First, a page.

Donald Trump is worried about going to jail if he loses. Yeah, ya think?

In a piece describing Donald Trump's incessant whining to his staff about election woes and his staff's continued efforts to gaslight him into thinking he's ahead in the polls rather than face another one of his screaming fits, the Trump whisperers at The New York Times bring us this tidbit from inside Trump's team: "In unguarded moments, Mr. Trump has for weeks told advisers that he expects to face intensifying scrutiny from prosecutors if he loses. He is concerned not only about existing investigations in New York, but the potential for new federal probes as well, according to people who have spoken with him."

Yeah. Ya think? Ya THINK?

There's all the investigations that Attorney General William Barr has personally squashed or slow-walked in an attempt to let Trump's various crime-doing loyalists off the hook. There's four years worth of press reporting on things in Trump's taxes that look, smell, and taste like fraud. There's the charges brought up in impeachment—which implicate a few of Trump's cabinet members in an international extortion scheme, and that’s not going to just go away if Trump slouches off toward Mar-a-Lago.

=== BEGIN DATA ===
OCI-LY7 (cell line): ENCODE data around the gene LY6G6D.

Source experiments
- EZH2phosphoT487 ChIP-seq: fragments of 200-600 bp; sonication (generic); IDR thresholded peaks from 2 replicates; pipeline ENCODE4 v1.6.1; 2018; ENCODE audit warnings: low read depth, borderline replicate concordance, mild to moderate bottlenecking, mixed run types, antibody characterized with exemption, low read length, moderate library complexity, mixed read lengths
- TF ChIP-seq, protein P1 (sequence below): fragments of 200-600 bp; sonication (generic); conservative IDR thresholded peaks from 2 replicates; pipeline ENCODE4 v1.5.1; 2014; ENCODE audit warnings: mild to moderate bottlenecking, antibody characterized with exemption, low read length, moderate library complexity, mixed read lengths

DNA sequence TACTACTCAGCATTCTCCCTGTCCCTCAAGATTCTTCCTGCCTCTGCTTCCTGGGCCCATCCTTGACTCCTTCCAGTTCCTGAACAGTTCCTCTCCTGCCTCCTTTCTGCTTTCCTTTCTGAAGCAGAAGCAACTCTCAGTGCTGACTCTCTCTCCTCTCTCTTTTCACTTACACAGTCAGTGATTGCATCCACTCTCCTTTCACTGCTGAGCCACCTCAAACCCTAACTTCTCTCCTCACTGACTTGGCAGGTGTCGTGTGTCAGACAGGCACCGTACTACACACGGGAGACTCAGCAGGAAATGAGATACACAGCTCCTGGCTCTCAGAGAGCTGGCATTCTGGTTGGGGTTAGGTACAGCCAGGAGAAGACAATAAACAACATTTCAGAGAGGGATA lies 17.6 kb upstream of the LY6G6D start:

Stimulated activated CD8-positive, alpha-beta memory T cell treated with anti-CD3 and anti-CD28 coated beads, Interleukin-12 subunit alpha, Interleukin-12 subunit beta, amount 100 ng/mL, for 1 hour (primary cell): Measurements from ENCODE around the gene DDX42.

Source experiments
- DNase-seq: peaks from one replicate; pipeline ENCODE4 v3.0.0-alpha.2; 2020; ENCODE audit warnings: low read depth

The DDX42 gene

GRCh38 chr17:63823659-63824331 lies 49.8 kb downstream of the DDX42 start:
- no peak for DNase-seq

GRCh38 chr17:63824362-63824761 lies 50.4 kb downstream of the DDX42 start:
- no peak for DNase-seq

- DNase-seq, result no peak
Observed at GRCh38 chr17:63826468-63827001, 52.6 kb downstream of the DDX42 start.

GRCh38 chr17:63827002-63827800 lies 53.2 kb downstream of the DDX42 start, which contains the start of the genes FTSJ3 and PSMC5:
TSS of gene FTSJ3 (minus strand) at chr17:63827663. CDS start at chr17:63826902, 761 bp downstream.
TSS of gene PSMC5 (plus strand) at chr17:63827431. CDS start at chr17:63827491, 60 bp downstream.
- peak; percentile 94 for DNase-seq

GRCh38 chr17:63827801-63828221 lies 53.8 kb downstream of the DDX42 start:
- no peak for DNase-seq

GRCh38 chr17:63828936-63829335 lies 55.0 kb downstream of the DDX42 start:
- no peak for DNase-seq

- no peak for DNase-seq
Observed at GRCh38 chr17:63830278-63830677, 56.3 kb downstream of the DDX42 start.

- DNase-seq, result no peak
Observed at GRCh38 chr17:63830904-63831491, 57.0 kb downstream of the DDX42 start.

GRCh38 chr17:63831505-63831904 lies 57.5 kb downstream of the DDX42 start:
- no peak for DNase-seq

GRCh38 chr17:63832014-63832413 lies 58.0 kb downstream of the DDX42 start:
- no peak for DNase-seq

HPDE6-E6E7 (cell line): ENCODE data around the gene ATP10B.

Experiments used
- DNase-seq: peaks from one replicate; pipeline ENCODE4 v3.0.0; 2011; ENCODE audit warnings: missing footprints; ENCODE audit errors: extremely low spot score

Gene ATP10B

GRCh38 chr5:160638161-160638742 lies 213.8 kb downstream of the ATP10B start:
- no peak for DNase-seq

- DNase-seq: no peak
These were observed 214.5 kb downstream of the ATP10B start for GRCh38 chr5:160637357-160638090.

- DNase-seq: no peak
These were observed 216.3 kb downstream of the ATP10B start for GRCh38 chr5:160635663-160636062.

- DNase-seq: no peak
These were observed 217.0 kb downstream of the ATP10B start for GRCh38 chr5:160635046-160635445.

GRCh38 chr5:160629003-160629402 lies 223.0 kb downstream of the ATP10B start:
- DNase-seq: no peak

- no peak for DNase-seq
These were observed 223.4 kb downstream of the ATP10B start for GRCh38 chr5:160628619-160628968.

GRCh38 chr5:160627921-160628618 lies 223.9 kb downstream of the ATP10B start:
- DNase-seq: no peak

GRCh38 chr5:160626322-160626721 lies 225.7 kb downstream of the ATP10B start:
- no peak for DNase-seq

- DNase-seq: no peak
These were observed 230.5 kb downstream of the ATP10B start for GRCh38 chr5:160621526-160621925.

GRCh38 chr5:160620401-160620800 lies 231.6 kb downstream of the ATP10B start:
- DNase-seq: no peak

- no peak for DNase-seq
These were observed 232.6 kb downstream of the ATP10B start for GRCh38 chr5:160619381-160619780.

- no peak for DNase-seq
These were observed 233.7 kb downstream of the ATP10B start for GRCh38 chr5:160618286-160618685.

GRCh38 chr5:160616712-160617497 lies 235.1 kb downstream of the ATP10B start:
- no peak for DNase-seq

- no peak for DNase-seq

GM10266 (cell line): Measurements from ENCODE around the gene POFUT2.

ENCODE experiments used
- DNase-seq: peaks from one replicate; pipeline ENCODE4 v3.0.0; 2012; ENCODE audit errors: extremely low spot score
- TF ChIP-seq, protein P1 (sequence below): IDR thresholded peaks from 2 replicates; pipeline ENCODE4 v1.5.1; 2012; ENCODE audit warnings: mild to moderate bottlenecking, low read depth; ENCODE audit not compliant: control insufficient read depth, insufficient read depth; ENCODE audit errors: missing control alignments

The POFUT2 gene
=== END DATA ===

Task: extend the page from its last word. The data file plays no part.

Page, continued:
Unfortunately for Trump, even though he knows that keeping the presidency is the only way to hold back a tide of criminal investigations, he's still too scatterbrained and incompetent to mount a reelection bid not dependent on mass public delusion. Yeah, that stuff is going to come up just as soon as you lose presidential immunities. Golf clap for you, buddy, for figuring it out.

If Trump loses, and let us presume for a moment that he does, it seems almost certain that his close-of-office action will be blanket pardons to himself, his family, everyone he knows, and anyone who's ever cut him a check for eeeeeverything. That'll be what's on the pardon proclamation: "I pardon myself and these other people for absolutely all crimes, including all the stuff nobody found out about yet."

It might actually work, for federal crimes. The states? Not so much.

I still say there is a damn good chance Donald J. Trump becomes the first American president to flee prosecution and ask for foreign asylum. Air Force One could make it to Moscow without refueling, right? Honestly, we'd probably tell Putin to keep the plane while he's at it—we'd just be that thrilled to be rid of him.

Then again, there are other possibilities as well:

FWIW I’ve repeatedly heard a theory that Trump’s refusal to say he’d commit to a peaceful transfer of power if he lost is really a ploy to negotiate no future investigations/prosecutions of him and his businesses https://t.co/OX7NBLcxCZ

— Evan Siegfried (@evansiegfried) November 2, 2020

That seems literally too stupid a premise to believe, but this is Donald Trump we’re talking about. He is an accused rapist, tax cheat, pedophile, money launderer, and extortionist already; using the U.S. Army to hold the nation hostage for immunity negotiations isn’t quite out of the realm of possibilities for this fascist jackass.